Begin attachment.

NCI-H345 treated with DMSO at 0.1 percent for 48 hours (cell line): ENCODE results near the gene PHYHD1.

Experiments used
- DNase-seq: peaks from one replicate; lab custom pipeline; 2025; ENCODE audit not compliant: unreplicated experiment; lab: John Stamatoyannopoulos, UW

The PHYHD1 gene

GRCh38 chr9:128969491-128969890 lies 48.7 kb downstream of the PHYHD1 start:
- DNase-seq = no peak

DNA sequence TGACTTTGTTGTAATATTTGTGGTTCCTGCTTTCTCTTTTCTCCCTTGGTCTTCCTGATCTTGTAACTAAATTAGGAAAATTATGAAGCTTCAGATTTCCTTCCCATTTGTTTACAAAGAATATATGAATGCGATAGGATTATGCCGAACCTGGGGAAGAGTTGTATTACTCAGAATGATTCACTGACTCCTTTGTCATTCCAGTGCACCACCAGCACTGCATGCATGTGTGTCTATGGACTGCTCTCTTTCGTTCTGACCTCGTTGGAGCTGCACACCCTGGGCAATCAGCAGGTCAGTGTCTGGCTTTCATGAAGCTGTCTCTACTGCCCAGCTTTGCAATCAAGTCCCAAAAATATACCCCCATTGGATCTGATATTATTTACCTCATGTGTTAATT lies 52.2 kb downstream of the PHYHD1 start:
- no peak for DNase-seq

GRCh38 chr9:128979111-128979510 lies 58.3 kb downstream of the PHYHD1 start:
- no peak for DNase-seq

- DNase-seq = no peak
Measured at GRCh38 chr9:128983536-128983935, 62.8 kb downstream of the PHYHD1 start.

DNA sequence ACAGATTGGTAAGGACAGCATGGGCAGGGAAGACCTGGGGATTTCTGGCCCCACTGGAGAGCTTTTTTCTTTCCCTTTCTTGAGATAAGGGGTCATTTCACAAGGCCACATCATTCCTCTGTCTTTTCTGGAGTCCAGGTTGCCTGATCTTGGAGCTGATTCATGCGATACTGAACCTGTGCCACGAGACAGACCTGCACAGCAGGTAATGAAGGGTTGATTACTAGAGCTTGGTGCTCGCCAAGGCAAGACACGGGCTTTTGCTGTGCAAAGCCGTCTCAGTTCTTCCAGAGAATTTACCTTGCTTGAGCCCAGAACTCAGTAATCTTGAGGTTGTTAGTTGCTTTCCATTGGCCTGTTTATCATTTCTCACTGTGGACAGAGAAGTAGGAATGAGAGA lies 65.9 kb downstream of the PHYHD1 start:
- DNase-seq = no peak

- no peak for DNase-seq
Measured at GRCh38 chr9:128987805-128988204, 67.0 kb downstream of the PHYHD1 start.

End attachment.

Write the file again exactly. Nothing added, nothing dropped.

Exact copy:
NCI-H345 treated with DMSO at 0.1 percent for 48 hours (cell line): ENCODE results near the gene PHYHD1.

Experiments used
- DNase-seq: peaks from one replicate; lab custom pipeline; 2025; ENCODE audit not compliant: unreplicated experiment; lab: John Stamatoyannopoulos, UW

The PHYHD1 gene

GRCh38 chr9:128969491-128969890 lies 48.7 kb downstream of the PHYHD1 start:
- DNase-seq = no peak

DNA sequence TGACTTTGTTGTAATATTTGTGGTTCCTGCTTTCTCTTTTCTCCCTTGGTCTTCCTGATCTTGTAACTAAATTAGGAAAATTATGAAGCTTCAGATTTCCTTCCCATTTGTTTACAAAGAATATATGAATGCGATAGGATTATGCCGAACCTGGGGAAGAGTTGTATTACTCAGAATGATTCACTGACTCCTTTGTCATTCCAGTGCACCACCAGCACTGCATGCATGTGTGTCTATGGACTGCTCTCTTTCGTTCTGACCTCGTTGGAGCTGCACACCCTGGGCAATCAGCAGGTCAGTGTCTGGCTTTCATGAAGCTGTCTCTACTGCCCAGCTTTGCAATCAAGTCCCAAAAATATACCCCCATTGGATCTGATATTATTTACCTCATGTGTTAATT lies 52.2 kb downstream of the PHYHD1 start:
- no peak for DNase-seq

GRCh38 chr9:128979111-128979510 lies 58.3 kb downstream of the PHYHD1 start:
- no peak for DNase-seq

- DNase-seq = no peak
Measured at GRCh38 chr9:128983536-128983935, 62.8 kb downstream of the PHYHD1 start.

DNA sequence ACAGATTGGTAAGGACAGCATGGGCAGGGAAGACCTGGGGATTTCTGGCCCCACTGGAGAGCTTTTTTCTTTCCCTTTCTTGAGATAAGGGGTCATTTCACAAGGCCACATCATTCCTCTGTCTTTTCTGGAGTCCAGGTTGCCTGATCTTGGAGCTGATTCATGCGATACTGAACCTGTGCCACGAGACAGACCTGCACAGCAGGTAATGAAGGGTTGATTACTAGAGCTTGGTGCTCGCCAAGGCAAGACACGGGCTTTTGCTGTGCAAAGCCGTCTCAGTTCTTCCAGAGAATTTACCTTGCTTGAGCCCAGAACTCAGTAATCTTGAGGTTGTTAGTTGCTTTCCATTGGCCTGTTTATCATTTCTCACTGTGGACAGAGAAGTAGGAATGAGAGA lies 65.9 kb downstream of the PHYHD1 start:
- DNase-seq = no peak

- no peak for DNase-seq
Measured at GRCh38 chr9:128987805-128988204, 67.0 kb downstream of the PHYHD1 start.